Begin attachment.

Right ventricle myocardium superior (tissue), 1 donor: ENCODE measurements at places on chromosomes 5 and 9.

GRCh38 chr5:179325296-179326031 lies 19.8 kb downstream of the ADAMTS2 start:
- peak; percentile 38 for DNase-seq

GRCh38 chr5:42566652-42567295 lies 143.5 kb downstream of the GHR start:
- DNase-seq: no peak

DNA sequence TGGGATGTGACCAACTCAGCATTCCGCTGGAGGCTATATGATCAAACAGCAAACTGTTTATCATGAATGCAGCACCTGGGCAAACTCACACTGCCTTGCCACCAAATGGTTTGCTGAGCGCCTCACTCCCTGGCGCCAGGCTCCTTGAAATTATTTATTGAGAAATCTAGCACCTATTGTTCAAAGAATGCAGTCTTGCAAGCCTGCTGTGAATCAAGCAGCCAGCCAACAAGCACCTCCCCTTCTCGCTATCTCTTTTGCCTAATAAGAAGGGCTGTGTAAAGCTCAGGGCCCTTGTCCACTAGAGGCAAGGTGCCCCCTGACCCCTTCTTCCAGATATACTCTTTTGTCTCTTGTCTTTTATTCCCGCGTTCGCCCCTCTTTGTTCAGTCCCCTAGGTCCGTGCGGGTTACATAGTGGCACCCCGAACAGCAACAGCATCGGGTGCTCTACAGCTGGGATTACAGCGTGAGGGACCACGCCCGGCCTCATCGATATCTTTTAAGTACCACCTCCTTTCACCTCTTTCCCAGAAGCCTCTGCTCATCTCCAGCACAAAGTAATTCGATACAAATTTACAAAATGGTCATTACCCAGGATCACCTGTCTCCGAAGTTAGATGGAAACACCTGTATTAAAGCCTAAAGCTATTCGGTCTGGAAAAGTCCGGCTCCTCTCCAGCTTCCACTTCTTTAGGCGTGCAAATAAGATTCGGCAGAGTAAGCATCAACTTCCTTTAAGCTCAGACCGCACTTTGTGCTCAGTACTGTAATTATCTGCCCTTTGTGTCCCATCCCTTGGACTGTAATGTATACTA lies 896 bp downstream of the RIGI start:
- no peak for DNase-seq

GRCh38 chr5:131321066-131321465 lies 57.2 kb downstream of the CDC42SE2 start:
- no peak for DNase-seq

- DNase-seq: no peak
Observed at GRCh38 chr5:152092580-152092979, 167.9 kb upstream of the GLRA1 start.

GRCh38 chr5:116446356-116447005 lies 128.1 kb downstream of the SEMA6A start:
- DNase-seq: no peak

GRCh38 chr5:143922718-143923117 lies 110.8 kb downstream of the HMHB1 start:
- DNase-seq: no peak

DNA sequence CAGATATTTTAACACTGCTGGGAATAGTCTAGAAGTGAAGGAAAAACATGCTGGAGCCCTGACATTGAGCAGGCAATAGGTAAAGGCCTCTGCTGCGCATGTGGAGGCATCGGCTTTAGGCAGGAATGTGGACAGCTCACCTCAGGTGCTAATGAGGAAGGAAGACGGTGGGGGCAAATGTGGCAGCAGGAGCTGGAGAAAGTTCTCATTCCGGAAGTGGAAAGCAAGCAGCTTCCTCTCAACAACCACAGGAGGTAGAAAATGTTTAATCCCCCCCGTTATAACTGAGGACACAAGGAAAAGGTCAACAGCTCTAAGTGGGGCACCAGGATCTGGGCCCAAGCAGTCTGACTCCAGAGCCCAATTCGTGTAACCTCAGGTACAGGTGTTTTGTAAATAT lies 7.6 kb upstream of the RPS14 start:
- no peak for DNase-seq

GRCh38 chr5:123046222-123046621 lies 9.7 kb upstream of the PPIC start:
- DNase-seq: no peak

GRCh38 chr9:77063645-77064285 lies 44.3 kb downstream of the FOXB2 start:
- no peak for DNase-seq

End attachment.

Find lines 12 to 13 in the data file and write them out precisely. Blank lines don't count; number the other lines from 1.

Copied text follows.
GRCh38 chr5:116446356-116447005 lies 128.1 kb downstream of the SEMA6A start:
- DNase-seq: no peak